Arthur’s Beloved Mr. Ratburn Comes Out and Marries His Ardvark Boyfriend

Dearly beloved, we gather here, on Autostraddle dot com, to celebrate the queer union of a rat and an aardvark. Yesterday morning, the long-running PBS Kids show Arthur interrupted the usual slate of morning cartoons with a big ‘ole gay wedding.

We’ve celebrated queer TV weddings here before from Carol and Susan’s infamous punch line of a wedding on F.R.I.E.N.D.S to Callie and Arizona’s doomed nuptials on Grey’s Anatomy and both gay weddings on Glee. Television has come a long way in its queer representation since then. Media has moved beyond the queer wedding and into legitimate representation. There is still a ways to go in bringing queer-led shows and non-binary and trans representation to the small screen, but the gay wedding was the beginning of it all. This week, gay tv weddings reached the final frontier: children’s media. On public broadcast television, no less!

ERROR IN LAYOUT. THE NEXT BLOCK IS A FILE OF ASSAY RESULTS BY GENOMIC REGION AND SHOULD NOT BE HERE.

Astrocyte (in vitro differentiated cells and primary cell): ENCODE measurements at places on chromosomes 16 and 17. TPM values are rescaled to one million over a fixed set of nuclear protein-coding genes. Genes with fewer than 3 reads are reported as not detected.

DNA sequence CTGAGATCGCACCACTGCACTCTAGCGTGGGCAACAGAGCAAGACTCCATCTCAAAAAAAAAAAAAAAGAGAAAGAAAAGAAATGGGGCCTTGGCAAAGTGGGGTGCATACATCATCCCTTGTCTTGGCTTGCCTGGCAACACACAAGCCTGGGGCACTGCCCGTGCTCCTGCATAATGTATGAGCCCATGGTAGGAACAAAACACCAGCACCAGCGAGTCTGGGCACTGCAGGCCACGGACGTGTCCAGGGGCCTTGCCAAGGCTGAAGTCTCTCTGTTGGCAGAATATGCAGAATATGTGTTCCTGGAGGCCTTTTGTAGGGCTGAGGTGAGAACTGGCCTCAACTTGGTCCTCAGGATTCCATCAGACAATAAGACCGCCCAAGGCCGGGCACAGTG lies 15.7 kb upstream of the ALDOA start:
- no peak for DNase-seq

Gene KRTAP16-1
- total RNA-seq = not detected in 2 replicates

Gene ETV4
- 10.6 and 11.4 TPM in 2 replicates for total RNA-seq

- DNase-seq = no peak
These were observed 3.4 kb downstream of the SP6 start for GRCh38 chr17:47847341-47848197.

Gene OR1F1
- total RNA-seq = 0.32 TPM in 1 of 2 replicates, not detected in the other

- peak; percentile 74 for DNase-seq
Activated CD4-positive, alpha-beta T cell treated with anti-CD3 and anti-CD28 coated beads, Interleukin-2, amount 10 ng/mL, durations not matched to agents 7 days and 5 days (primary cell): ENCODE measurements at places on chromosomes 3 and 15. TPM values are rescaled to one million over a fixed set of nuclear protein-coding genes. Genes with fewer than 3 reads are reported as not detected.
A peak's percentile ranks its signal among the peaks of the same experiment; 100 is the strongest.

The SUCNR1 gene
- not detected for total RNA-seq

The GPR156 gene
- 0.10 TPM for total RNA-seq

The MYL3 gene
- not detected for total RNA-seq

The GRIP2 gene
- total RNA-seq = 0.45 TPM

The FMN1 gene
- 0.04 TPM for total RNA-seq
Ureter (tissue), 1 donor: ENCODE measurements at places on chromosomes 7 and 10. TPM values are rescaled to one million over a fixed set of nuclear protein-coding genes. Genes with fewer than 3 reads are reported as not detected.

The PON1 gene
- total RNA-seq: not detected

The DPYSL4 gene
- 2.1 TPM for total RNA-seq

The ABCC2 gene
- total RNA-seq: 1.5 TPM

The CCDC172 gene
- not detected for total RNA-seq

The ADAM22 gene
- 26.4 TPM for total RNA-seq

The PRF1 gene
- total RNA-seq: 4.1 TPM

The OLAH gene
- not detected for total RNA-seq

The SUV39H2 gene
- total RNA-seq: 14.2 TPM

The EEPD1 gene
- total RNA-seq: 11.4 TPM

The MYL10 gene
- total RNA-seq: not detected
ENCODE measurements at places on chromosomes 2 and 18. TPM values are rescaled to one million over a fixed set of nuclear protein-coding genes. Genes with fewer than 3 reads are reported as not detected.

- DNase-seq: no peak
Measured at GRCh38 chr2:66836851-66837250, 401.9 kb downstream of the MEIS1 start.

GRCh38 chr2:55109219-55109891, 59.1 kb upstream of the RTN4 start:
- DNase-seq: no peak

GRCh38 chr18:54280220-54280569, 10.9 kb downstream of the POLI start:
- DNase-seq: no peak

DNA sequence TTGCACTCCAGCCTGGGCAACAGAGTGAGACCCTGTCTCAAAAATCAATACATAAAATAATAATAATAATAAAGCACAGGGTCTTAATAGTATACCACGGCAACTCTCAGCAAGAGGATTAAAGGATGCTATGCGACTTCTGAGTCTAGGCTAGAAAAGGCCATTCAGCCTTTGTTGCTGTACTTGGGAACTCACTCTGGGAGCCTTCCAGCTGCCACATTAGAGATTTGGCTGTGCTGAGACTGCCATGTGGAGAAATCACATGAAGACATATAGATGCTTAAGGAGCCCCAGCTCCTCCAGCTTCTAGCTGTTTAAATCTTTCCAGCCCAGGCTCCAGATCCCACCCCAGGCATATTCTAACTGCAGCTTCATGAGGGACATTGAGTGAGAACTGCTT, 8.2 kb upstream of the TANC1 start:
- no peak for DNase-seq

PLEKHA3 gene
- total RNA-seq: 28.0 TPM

Monday’s episode of Arthur, a beloved PBS show from my own childhood and likely many of yours about an earnest young aardvark named Arthur, brought us the nuptials of Mr. Ratburn, the central gang’s much-admired third-grade teacher, and Patrick, the local chocolatier. “Mr. Ratburn & The Special Someone,” begins when Mr. Ratburn answers his phone during class to talk about floral arrangements (he’s thinking about sunflowers, but agrees white is more elegant) and tells the class he’s getting married! Arthur and his friends speculate on Mr. Ratburn’s life outside of school and his late night plotting to assign them 4,000 word essays on the color gray, when he walks in to their regular lunch spot with a mysterious rat-lady, Patty (voiced by special guest Jane Lynch!). She requests the table with better lighting, orders “Green Tea steeped for precisely three and a half minutes, dry white toast, and some clean silverware.” Their homework assignments will get so much harder if Mr. Ratburn marries this intense lady-rat.